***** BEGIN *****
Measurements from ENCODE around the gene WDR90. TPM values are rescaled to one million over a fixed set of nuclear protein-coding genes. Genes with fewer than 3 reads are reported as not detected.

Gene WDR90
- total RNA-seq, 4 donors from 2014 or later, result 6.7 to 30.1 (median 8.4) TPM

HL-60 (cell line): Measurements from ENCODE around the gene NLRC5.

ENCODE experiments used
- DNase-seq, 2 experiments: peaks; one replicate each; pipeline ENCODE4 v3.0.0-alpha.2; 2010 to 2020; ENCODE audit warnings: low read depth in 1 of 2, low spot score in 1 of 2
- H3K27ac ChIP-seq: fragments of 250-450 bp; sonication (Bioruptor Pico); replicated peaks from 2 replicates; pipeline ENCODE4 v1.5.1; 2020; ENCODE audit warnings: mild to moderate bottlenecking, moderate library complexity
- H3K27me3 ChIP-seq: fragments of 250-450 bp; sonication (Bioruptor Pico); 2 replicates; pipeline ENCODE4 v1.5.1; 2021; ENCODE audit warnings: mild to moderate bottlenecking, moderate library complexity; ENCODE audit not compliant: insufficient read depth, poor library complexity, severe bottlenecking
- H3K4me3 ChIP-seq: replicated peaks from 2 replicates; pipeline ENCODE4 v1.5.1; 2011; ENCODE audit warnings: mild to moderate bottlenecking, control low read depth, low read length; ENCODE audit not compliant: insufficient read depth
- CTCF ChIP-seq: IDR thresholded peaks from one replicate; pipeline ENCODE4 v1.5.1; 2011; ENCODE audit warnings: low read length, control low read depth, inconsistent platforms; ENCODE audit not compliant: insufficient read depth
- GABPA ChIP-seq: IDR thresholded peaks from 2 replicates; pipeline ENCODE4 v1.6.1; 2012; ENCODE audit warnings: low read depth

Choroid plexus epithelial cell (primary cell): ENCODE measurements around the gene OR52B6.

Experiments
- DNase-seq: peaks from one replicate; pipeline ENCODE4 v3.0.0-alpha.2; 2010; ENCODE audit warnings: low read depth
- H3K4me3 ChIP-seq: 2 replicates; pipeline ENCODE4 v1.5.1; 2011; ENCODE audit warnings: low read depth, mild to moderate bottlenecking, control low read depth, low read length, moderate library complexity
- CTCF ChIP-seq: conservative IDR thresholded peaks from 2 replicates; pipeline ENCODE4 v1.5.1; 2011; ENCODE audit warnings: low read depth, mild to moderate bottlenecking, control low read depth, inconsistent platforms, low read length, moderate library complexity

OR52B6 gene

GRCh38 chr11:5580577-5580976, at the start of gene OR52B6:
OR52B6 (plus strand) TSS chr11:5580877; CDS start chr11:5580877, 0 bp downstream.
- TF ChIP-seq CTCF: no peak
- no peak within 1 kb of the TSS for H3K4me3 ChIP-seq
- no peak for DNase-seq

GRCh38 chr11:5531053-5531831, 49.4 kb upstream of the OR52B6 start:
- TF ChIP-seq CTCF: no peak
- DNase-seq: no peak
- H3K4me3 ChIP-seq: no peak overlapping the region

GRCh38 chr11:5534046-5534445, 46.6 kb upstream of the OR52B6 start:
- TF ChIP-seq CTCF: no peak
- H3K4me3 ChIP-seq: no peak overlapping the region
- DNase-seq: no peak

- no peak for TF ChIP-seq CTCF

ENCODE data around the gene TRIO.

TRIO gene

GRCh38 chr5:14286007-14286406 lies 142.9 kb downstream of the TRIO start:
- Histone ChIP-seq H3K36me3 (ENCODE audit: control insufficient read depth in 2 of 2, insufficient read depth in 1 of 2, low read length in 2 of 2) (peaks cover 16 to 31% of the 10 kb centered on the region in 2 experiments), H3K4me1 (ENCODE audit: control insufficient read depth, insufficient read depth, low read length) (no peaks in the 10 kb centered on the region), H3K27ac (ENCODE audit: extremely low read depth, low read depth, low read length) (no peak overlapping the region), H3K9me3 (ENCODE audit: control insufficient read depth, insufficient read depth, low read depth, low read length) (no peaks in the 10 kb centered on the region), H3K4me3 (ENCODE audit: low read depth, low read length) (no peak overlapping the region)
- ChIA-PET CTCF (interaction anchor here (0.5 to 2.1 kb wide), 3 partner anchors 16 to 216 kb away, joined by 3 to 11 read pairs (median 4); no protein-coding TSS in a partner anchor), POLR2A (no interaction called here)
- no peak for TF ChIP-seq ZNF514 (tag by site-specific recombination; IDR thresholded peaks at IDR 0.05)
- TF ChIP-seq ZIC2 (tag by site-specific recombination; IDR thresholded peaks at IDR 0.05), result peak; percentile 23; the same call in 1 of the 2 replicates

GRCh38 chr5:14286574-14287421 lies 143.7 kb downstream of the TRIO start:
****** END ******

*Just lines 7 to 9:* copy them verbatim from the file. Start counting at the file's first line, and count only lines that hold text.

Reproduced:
- H3K27ac ChIP-seq: fragments of 250-450 bp; sonication (Bioruptor Pico); replicated peaks from 2 replicates; pipeline ENCODE4 v1.5.1; 2020; ENCODE audit warnings: mild to moderate bottlenecking, moderate library complexity
- H3K27me3 ChIP-seq: fragments of 250-450 bp; sonication (Bioruptor Pico); 2 replicates; pipeline ENCODE4 v1.5.1; 2021; ENCODE audit warnings: mild to moderate bottlenecking, moderate library complexity; ENCODE audit not compliant: insufficient read depth, poor library complexity, severe bottlenecking
- H3K4me3 ChIP-seq: replicated peaks from 2 replicates; pipeline ENCODE4 v1.5.1; 2011; ENCODE audit warnings: mild to moderate bottlenecking, control low read depth, low read length; ENCODE audit not compliant: insufficient read depth